The Signal (2008)

David Bruckner [Transmission I: Crazy In Love]
Jacob Gentry [Transmission II: The Jealousy Monster]
Dan Bush [Transmission III: Escape From Terminus]

Anessa Ramsey - Maya Denton
A.J. Bowen - Lewis Denton
Justin Welborn - Ben
Scott Poythress - Clark
Chad McKnight - Jim Parsons
Sahr Nguajah - Rod
Cheri Christian - Anna

Genre - Horror

Running Time - 98 Minutes

Score - 3.5 Howls Outta 4

THE SIGNAL is composed of three not-entirely-linear sections, called Transmissions, that give us different points of views of the main characters that lead to its conclusion. It's another "man vs. technology" type of film, but THE SIGNAL doesn't preach social commentary and tells a great story both narratively and visually.

In Transmission I: Crazy In Love, we get Maya's (Anessa Ramsey) point of view of the events. We learn Maya is a very unhappily married woman, as she has an affair with Ben (Justin Welborn). Ben tries to convince Maya into leaving her husband and meeting him at the Terminus 13 section of the bus station so they can go away together. Maya is tempted but decides to go home to her husband, Lewis (A.J. Bowen). After noticing some disruptive signal that Lewis watches closely on the television, Maya starts to see Lewis act very strangely around two of his friends. So strangely that Lewis becomes the epitome of anger, taking a baseball bat and bashing one of them in the head, killing him. Maya rushes out of the apartment, going to a neighbor's place and almost getting smuggled to death by her. She's saved by some deranged killer with shears, who's distracted enough not to kill Maya. Maya starts to realize that everyone in the apartment has gone insane and attempting to kill each other, due to weird signals coming from the television, radio, and cell phones. She attempts to leave town with Lewis' surviving friend Rod (Sahr Nguajah), but he's affected by the signal as well, causing their car to crash. Maya flees the scene without Rod, walking towards Terminus Station.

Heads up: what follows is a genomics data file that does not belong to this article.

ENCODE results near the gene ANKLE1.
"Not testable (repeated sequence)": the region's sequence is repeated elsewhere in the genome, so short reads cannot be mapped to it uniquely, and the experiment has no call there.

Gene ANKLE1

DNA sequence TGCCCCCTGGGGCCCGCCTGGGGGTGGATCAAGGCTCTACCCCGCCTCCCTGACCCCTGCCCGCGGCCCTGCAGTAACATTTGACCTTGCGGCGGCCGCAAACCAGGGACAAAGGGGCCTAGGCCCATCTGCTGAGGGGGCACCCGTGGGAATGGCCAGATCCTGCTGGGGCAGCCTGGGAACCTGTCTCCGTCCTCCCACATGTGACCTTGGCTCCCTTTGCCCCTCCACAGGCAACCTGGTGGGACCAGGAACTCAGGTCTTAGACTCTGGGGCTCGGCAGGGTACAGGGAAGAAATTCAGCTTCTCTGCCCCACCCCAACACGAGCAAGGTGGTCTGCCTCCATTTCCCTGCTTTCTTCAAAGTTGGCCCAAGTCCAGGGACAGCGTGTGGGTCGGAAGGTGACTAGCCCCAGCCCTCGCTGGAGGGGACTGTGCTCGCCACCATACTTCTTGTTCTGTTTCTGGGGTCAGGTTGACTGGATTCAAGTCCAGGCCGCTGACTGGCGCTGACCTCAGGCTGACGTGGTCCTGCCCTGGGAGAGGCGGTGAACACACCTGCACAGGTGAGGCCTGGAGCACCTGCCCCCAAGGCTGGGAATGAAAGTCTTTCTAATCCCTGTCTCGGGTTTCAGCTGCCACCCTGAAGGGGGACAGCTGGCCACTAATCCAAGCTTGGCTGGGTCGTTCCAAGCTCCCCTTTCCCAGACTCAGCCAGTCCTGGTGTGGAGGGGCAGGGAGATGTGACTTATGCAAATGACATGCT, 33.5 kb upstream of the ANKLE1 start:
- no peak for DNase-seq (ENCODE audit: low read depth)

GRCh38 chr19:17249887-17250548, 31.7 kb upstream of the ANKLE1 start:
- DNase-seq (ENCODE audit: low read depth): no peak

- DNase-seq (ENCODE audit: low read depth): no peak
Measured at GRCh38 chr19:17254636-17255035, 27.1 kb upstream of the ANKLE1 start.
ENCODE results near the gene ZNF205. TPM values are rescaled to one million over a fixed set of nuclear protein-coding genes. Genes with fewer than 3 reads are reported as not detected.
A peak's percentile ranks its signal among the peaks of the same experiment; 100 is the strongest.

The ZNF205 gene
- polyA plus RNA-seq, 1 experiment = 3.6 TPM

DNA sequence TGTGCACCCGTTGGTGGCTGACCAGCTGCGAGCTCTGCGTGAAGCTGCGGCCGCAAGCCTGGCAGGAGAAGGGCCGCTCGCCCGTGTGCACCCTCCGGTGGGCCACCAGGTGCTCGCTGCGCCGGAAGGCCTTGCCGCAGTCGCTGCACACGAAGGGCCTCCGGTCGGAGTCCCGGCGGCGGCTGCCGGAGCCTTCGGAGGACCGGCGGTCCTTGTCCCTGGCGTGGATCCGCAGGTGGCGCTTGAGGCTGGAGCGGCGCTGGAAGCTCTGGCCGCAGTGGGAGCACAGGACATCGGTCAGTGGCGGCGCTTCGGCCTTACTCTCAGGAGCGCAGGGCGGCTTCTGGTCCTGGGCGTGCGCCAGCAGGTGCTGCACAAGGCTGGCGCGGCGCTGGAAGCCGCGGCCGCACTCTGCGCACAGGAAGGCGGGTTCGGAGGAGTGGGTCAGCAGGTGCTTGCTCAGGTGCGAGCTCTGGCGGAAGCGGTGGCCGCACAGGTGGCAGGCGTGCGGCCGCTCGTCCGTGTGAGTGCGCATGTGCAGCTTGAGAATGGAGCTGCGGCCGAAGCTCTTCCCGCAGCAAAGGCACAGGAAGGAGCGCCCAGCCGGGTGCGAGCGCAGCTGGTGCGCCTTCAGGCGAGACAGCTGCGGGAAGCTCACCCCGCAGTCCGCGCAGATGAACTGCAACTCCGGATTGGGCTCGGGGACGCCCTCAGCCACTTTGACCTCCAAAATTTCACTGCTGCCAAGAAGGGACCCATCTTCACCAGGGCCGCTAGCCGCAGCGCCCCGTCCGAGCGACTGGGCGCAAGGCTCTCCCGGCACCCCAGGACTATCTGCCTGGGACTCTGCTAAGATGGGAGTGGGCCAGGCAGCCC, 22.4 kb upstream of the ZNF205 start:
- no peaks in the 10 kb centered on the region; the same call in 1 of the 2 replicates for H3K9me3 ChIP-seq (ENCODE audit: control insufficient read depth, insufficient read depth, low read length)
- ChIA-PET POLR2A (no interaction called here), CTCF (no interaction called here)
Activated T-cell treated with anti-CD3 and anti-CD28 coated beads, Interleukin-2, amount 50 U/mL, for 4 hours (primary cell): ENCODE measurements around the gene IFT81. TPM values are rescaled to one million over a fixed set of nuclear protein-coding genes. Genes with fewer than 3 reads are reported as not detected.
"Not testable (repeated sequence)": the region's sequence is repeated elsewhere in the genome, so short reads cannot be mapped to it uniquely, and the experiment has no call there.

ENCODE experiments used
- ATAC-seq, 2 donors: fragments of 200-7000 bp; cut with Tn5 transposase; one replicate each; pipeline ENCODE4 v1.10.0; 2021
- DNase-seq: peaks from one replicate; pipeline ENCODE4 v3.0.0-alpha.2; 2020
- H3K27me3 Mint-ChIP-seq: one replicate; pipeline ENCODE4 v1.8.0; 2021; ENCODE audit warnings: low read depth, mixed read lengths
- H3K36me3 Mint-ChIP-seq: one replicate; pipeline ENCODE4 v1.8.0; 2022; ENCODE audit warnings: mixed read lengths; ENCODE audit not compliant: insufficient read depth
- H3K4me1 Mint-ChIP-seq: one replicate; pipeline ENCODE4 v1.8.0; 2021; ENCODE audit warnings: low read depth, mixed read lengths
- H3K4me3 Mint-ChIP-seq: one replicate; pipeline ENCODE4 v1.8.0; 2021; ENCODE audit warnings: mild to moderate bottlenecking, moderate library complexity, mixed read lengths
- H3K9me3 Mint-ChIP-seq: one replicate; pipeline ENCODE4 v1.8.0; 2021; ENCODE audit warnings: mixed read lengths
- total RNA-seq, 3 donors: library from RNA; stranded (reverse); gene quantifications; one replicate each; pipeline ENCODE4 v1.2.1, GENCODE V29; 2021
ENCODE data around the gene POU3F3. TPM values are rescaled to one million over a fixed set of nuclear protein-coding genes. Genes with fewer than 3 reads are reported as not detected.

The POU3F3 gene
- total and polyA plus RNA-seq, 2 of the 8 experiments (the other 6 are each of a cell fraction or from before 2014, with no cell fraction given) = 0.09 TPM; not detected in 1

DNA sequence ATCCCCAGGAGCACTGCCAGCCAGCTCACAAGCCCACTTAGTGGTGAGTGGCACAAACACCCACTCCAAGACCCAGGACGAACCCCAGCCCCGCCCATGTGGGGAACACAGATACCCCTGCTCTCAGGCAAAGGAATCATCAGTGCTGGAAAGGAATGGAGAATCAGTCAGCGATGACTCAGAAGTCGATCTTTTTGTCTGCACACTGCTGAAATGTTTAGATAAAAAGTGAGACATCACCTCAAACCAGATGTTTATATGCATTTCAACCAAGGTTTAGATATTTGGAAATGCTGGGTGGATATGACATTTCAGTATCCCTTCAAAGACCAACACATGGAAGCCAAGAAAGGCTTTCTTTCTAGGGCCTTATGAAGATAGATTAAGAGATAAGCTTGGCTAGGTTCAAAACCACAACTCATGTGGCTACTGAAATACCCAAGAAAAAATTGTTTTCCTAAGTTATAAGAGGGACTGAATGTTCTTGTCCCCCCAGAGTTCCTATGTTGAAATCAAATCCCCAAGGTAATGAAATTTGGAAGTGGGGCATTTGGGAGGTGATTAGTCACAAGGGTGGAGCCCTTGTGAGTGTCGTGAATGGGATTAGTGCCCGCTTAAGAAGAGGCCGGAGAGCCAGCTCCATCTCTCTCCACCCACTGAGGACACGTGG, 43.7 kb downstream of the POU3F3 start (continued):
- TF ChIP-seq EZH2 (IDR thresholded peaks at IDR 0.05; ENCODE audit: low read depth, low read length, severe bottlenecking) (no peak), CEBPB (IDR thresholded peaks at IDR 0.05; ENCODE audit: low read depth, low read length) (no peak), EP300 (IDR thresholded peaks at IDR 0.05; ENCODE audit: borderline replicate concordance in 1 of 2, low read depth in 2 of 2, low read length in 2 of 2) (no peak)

In Transmission II: The Jealousy Monster, we get Lewis' point of view. Lewis goes to Anna's (Cheri Christian) place in searching for Maya, but is confronted by a shocked Anna (who just murdered her crazy husband) and bumbling neighbor Clark (Scott Poytress). Confusion is all over this one, as Lewis believes Anna is Maya, Maya belives Clark is her dead husband, and Lewis believes Clark is Maya's lover, Ben. This is the funniest portion of the film.

In Transmission III: Escape From Terminus, we get Ben's point of view. After escaping Lewis' wrath (Lewis tried to kill him for sleeping with Maya), Ben (under the effects of the signal) along with Clark try to find Maya and escape Lewis, who is hunting after the both of them.

THE SIGNAL is an interesting little feature. It has that anthology vibe like in films such as CREEPSHOW and THE TWILIGHT ZONE: THE MOVIE, but it's non-linear structure plays out more like PULP FICTION, where the narrative zips back and forth in time so we see different point of views from the characters in the same scenes. Directed and written by three men, it's surprising how well the narrative and the feel of the film's visual styles merge into a great level of continuity. All three Transmissions compliment each other extremely well, even with their different levels of tone and feel.